Friday, Oct. 17
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Eating grilled fish in Cameroon is an art, and I haven’t quite mastered it yet.
But it’s so tasty that I continue to struggle, taking the yummy fish as a meal every chance I get.
Cameroonian fish mamas, or cooks, start grilling early, setting up on the side of the road in the early afternoon. They work from the same location each day, usually next to a bar so clients have a place to sit and can order a drink, too.
I love choosing the fish I’ll consume while it’s still on the grill, the skin slowly browning. I usually pick a small one, which, for the equivalent of less than 2 bucks, is a steal for me but on the expensive side for the average Cameroonian family. I often find myself eating amongst men, who tend to have more disposible income than women, and no doubt have left their wives at home to feed the children.
The fish is served whole, still too hot to eat when the fish mama lifts it from the grill to the plate. So I start with the side, usually fried plantains, if I bothered to order one. The fish is all I really came for.
Some Americans lose their appetite when they look down at their plate and an entire fish stares back at them. But I’ve come to enjoy this moment, for it means I’m about to chow down.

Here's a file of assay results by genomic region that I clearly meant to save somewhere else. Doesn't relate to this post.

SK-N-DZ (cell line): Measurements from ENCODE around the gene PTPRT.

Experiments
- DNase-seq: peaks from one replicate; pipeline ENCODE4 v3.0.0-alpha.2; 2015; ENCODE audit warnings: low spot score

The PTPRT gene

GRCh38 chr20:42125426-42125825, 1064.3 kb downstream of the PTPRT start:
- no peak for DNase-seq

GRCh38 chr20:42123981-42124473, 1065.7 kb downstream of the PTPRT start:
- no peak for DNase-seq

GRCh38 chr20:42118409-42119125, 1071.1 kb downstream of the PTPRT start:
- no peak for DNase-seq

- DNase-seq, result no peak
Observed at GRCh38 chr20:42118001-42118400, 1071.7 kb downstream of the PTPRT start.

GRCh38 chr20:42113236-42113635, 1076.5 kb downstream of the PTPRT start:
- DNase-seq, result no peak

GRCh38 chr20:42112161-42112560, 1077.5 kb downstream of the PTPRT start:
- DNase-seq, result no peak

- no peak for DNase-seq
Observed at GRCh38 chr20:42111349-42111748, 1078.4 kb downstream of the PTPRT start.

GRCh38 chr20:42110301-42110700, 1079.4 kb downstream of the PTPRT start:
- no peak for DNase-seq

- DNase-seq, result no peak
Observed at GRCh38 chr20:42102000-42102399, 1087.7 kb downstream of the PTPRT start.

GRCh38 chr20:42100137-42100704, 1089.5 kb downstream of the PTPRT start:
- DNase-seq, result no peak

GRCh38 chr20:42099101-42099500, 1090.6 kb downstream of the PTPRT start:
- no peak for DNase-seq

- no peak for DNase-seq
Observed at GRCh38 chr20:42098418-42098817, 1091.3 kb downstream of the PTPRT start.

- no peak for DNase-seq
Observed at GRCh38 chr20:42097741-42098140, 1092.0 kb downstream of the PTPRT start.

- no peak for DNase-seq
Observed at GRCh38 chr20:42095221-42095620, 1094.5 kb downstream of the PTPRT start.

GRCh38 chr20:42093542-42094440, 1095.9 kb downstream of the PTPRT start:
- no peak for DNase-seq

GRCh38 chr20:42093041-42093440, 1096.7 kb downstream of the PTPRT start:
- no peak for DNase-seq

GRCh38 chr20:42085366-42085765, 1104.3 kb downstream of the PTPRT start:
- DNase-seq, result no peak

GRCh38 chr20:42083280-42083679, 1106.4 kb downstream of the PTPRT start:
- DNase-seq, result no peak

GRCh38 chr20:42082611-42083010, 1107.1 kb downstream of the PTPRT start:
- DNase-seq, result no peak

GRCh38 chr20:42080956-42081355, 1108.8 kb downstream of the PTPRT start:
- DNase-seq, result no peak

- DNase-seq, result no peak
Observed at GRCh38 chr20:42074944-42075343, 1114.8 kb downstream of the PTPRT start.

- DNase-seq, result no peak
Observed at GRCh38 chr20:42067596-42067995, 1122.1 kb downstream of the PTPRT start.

I dig in with my right hand — no utensils necessary — and the flesh falls easily from the bone. The skin, seasoned with spices, is the best part. There’s always hot red pepper sauce on the side, too, but I avoid it at all costs, not wanting my lips to burn for the rest of the evening. I order a cold Coke, and it comes in a glass bottle, which makes it that much more enjoyable.
And now, the hard part: I’ve eaten all the easily accessible meat, and I’m into the areas of the fish that contain thin bones, tiny ones that have to be navigated before swallowing.
In French, bones are called “arretes,” which I find very fitting. “Arreter” is the verb “to stop,” and these little buggers always force me to pause during my meal.
If I was Cameroonian, I’d have no problem separating the dangerous pokers from the meat inside my mouth with my tongue, then spitting the unedible parts to the floor. But they’re so tiny, and there are so many of them, that I always end up interfering with my fingers, pulling the bones out of my mouth manually and placing them on the side of my plate.
Afterwards, the fish mama who served me — by now I know her name — provides a bowl of water to rinse my dirty hands, often the same bowl she offered before I began eating.
The meal is heavenly. It’d be even better, I hear, if I finished it off with an eye of the fish. But I’ve tried this before, and I found the squishy, salty ball hard to get down, and so I leave the head untouched, alone on a plate of bones.